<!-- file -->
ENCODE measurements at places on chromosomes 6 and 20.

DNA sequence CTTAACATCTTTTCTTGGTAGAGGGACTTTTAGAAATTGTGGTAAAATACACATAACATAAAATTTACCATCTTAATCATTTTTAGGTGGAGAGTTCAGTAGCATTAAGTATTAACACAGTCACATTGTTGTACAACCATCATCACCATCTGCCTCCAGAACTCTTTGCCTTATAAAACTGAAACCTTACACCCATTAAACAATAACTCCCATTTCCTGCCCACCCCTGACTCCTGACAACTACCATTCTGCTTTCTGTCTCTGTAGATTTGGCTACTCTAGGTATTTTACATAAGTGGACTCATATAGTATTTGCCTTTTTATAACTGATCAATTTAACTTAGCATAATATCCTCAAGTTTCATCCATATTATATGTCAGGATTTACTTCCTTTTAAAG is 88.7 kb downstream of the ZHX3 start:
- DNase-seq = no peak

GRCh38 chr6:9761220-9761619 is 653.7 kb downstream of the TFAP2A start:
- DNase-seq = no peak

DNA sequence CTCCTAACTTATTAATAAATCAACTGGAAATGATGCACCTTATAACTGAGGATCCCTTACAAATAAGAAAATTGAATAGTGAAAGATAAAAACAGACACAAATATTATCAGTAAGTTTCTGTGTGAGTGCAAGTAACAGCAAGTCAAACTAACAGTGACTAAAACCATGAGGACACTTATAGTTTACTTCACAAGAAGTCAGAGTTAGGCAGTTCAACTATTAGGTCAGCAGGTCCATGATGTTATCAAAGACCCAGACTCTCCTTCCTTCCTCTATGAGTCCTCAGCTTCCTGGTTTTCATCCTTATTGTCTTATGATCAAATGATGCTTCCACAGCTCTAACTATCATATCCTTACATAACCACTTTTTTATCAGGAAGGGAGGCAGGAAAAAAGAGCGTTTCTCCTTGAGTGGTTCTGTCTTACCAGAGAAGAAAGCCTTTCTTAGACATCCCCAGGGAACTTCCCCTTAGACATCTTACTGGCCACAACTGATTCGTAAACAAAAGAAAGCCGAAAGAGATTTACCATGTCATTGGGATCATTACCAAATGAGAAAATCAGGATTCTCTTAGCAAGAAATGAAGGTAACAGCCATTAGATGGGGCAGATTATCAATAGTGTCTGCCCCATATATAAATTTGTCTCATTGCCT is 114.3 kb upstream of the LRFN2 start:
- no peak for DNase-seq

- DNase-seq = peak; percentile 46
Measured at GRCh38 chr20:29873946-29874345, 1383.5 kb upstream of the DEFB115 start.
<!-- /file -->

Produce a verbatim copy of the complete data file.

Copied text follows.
ENCODE measurements at places on chromosomes 6 and 20.

DNA sequence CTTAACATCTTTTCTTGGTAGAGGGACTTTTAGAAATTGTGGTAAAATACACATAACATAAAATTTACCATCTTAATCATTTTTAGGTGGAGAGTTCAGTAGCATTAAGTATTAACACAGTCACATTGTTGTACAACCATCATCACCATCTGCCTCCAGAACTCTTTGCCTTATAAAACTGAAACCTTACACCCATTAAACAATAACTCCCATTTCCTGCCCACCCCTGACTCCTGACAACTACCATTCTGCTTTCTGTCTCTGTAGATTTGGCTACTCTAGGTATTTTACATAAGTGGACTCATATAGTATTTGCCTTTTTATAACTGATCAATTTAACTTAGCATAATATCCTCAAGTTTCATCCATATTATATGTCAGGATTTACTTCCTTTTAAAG is 88.7 kb downstream of the ZHX3 start:
- DNase-seq = no peak

GRCh38 chr6:9761220-9761619 is 653.7 kb downstream of the TFAP2A start:
- DNase-seq = no peak

DNA sequence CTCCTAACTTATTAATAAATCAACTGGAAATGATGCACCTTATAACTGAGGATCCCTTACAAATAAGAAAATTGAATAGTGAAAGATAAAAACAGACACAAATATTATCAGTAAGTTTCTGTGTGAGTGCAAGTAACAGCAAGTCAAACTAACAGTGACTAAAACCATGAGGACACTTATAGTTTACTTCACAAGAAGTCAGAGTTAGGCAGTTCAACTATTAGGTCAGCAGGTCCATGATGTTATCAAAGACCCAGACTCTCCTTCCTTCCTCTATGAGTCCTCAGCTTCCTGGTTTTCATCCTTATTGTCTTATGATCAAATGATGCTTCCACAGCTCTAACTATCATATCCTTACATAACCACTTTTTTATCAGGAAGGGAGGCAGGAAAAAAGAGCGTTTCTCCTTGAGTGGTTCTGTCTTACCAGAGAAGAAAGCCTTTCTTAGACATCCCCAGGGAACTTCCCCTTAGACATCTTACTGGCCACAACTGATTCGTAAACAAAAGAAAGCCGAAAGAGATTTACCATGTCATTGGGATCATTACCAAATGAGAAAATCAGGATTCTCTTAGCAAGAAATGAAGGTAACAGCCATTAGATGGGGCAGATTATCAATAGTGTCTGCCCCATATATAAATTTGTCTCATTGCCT is 114.3 kb upstream of the LRFN2 start:
- no peak for DNase-seq

- DNase-seq = peak; percentile 46
Measured at GRCh38 chr20:29873946-29874345, 1383.5 kb upstream of the DEFB115 start.